Work-life balance

Longer hours at work is associated with poorer health (physiological and psychological)[2][8]. Poor work-life balance can directly negatively impact an individual’s mental health and it can also hinder the prevention and management of mental illness[1]. Research has found a significantly higher prevalence of anxiety and depression in employees who work more than 49 hours per week[3]. High levels of job demands is linked to psychological ill health (anxiety, depression)[4]. Extensive work hours and extremely demanding jobs are associated with health risks such as: smoking, alcohol consumption and weight gain[8]. Poor Work-life balance often leads to work-family conflict[5][6]. Better work-life balance can contribute to better sleep[7].

Rate your health contributing behaviour so we can help you improve.

0.0%
I do not agree with this statement. I somewhat agree. This may sometimes be representative. I agree with this statement. It describes my situation very well.
I usually don't work more than about 40 hours a week.
I usually don't take work with me home .
I like my job.
I feel in control at work and I am able to plan ahead in my job.
I feel I contribute at work.
I have a predictable work schedule.
I have freedom and options at work.
I have a voice at my workplace.
I have good relations with my peers and my supervisor.
I am able to learn and grow professionally in my job.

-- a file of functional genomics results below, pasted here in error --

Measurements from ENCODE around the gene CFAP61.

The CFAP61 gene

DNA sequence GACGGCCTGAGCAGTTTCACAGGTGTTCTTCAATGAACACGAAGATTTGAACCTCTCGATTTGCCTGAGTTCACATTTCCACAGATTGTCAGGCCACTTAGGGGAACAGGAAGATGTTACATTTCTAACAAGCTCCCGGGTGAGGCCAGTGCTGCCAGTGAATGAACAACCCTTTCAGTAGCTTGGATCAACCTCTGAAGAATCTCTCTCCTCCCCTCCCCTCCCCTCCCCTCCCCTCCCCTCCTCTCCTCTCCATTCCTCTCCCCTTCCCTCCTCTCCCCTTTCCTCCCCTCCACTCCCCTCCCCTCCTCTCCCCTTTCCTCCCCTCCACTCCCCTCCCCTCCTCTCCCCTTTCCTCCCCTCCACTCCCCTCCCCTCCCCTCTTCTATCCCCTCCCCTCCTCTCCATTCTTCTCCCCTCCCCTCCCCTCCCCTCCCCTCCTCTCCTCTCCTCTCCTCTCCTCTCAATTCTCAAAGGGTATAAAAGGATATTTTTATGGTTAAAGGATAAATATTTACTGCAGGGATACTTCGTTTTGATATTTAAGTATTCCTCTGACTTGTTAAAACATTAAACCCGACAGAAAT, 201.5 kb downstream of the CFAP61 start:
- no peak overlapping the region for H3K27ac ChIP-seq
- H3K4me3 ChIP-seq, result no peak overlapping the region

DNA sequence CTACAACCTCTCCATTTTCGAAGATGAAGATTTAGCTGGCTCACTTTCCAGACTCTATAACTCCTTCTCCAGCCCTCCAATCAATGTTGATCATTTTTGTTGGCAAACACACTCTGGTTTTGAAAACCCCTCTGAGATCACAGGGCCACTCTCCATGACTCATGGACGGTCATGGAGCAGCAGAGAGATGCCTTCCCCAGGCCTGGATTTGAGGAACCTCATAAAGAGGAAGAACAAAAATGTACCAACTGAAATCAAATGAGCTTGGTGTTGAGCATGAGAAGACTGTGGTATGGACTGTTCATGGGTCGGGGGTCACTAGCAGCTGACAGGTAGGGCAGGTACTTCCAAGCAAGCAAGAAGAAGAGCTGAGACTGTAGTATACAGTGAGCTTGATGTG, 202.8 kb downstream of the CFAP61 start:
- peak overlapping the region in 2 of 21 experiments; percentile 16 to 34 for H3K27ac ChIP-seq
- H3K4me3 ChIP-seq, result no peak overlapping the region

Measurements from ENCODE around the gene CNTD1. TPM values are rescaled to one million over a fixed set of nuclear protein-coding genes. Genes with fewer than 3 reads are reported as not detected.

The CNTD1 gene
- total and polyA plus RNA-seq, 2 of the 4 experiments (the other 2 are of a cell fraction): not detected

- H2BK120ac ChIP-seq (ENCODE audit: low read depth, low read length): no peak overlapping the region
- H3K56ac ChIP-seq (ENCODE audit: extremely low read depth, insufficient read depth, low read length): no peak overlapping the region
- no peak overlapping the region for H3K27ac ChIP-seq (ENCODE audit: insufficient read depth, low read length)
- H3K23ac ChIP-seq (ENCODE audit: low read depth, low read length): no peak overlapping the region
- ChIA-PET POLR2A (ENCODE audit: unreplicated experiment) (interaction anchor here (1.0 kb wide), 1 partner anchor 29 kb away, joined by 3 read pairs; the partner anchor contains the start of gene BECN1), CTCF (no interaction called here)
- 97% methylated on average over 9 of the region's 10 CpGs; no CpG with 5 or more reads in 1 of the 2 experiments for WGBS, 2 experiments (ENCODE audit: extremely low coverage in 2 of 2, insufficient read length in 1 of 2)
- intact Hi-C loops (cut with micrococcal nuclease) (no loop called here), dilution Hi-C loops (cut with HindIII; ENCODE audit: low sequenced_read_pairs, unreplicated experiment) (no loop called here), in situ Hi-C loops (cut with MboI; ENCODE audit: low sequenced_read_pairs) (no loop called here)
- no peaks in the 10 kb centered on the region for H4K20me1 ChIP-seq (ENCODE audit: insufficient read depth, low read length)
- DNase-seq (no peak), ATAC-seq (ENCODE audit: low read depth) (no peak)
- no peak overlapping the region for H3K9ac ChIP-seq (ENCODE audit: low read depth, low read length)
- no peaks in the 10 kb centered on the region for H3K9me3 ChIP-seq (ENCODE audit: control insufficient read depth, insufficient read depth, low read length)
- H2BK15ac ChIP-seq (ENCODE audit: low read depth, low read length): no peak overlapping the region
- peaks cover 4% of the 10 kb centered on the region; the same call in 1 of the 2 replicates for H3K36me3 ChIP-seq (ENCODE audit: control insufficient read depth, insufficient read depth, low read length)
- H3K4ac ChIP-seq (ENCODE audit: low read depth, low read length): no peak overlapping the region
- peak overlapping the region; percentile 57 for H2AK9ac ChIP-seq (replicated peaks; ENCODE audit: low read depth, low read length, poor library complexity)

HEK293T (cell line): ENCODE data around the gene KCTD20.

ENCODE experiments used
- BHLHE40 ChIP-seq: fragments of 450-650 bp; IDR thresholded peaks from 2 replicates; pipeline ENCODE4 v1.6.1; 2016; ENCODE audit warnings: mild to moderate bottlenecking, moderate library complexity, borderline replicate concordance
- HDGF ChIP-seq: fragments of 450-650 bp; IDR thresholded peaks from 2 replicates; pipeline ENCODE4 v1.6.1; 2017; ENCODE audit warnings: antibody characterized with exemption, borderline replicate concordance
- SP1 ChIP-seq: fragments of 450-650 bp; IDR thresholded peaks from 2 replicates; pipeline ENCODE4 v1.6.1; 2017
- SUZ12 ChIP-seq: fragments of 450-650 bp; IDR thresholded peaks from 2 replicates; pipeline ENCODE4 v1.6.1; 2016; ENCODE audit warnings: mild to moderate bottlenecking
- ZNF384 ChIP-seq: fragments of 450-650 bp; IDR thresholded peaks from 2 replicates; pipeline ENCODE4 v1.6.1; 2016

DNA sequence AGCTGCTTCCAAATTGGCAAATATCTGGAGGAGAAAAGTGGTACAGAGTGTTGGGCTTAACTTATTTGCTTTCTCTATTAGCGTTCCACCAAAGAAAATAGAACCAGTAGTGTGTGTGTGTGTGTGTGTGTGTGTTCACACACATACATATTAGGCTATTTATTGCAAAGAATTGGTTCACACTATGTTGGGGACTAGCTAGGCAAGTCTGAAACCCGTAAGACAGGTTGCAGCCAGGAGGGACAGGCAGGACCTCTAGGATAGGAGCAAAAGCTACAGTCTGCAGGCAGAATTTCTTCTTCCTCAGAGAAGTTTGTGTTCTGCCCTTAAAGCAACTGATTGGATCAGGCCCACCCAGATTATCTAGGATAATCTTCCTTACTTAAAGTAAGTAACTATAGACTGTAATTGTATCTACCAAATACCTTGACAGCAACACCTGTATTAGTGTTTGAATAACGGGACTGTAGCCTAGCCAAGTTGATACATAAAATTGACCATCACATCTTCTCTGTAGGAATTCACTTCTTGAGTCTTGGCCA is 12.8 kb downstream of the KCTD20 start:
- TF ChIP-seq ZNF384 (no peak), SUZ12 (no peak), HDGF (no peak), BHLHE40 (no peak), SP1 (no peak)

Login to be able to save your rating. As a logged in user we can aggregate your ratings and give you a better overview. The system will also be able to help you follow up on areas to improve.

Beginner   Intermediate   Advanced   All

Suggestions from the community

    Discuss this health aspect with others. Ask questions and get answers.

      Your private notes on work-life balance

      Send me reminder on email

      Category: Occupational health

      Research
      • [1] Work-Life Balance - Workplace Mental Health Promotion. View
      • [2] Sparks, K., Cooper, C., Fried, Y. and A. Shirom (1997): “The effects of hours of work on health: A meta-analytic review”, in Journal of Occupational and Organizational Psychology, 70, pp. 391-408.
      • [3] E. Kleppa, B. Sanne, & G. Tell, “Working Overtime is Associated with Anxiety and Depression: The Hordaland Health Study.” Journal of Occupational and Environmental Medicine. 50 (2008): 658. View
      • [4] Sutherland, V. & Cooper, C. (1990). UnderstandingStress. London: Chapman and Hall
      • [5] Lowe, G.S. (2005). Control over time and work–life balance: An empirical analysis. View
      • [6] Higgins, C., Duxbury, L., & Lyons, S. (2007). Reducing work-life conflict: What works? What doesn’t? Ottawa: Public Health Agency of Canada. View
      • [7] A workplace intervention improves sleep: Results from the randomized controlled Work, Family, and Health Study. Olson R., Crain T.L., Bodner T.E., King R., Hammer L.B., Klein L.C., Erickson L., (...), Buxton O.M. (2015) Sleep Health, 1 (1) , pp. 55-65. View
      • [8] Lowe, G.S. (2005). Control over time and work-life balance: An empirical analysis. Report prepared for the Federal Labor Standards Review Committee, Canada: The Graham Lowe Group. View
      View next random